New York — The chances that the Pistons would somehow mess up the draft were low. They entered with the No. 1 overall pick and had three second-round selections, so things were trending toward them making pretty safe moves and not doing too much.
They did what was expected and picked Cade Cunningham with the first pick, and they added a trade that sent center Mason Plumlee and the No. 37 pick to the Charlotte Hornets for the 57th pick.
The Pistons also added a pair of known quantities in the second round, adding Michigan’s Isaiah Livers at No. 42 and Iowa’s Luka Garza at No. 52. With the 57th pick, they selected another big man, Balsa Koprivica.
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It wasn’t a bad night overall, and outside of everything else, they got who they believe is the best overall prospect.
Here are the draft grades for each of the Pistons’ selections:
►Cade Cunningham, wing, Oklahoma State
The Pistons got the player they needed in a very deep draft, one who could step in immediately and be the face of the franchise and carry some of the scoring load. Cunningham is 6-foot-8 and has a varied skill set that will allow him to play multiple positions, based on what the Pistons need at any given time.
He’ll be an upgrade defensively and his ballhandling ability will allow him and Killian Hayes to mesh seamlessly and become a more dangerous offense. If he can shoot anywhere near his college production on 3-pointers (40%), he’ll be an instant upgrade, in addition to the acumen he has defensively, with his size and ability to guard multiple positions.
There was some consideration to pick either Jalen Green or Evan Mobley, but the safe pick was Cunningham.
►Isaiah Livers, wing, Michigan
Finding value at the No. 42 pick is sometimes difficult. But with the depth in this draft, the Pistons had more options than teams picking in this spot in most years. Livers has good size at 6-foot-7, and he showed in his four years with the Wolverines that he can shoot. He hit 43% on 3-pointers last season, and reuniting with former coach John Beilein, who is an adviser in player development with the Pistons, will help as well.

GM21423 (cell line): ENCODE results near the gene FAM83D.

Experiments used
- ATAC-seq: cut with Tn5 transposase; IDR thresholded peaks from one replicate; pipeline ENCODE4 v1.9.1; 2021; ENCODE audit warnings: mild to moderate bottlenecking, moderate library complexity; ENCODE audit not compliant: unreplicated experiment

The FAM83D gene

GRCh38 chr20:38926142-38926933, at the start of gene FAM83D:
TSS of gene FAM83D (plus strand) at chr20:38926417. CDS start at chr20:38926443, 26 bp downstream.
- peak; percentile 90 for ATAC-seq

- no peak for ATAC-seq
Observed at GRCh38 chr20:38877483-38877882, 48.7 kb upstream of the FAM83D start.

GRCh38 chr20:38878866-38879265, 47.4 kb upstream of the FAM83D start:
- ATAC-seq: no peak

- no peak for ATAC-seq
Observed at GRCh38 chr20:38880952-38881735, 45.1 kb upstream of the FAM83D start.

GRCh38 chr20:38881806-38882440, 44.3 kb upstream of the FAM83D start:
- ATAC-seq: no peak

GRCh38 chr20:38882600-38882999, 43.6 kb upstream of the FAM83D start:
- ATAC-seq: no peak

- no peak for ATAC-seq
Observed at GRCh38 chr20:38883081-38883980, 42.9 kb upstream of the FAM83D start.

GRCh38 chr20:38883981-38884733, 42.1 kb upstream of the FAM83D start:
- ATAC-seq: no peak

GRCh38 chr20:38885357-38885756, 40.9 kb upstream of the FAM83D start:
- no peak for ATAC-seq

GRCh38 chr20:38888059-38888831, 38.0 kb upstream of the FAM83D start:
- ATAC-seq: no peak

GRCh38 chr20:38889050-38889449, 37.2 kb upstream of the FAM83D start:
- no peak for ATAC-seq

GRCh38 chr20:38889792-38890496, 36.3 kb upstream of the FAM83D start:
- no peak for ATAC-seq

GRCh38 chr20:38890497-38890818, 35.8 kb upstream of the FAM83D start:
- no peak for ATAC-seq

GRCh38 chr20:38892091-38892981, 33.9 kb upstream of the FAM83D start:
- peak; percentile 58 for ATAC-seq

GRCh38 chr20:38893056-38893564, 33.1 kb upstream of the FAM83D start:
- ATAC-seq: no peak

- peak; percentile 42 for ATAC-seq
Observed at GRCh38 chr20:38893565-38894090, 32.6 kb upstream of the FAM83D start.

There is a logjam at the wing spots, so if Livers doesn’t make the Pistons’ roster, he could be a natural fit with the Motor City Cruise in the G League, who begin play this fall. He’ll have time to develop there and still be able to learn the Pistons’ system. It’s a name many people around the state know, so having him there could make sense.
►Luka Garza, center, Iowa
How does the unanimous national player of the year end up being available late in the second round? Good question. Garza isn’t a traditional dominating center, but he brings a solid skill set to the NBA. Garza shot 44% on 3-pointers during his senior season with the Hawkeyes and shot 55% overall from the field.
He’s durable, having played in 127 games in his four-year career, and finishing as Iowa’s all-time leading scorer with 2,306 points. What gets lost in Garza’s game is that he’s not just a perimeter player; he’s solid in the post and can be as effective inside as he is from beyond the arc.
At 6-foot-11, he can carve out space and be a solid inside presence.
In terms of value, this is very good at No. 52.
►Balsa Koprivica, center, Florida State
With their final pick, the Pistons opted for another big man, with the 7-foot-1 Koprivica getting the nod. Koprivica, 21, played two years with the Seminoles and he posted 9.1 points and 5.6 rebounds as a sophomore. In the ACC Tournament, earned a first-team selection, with 14 points, 10.5 rebounds and 3 blocks.
There were other options available at No. 57 in the draft, but taking a chance on Koprivica doesn’t hurt.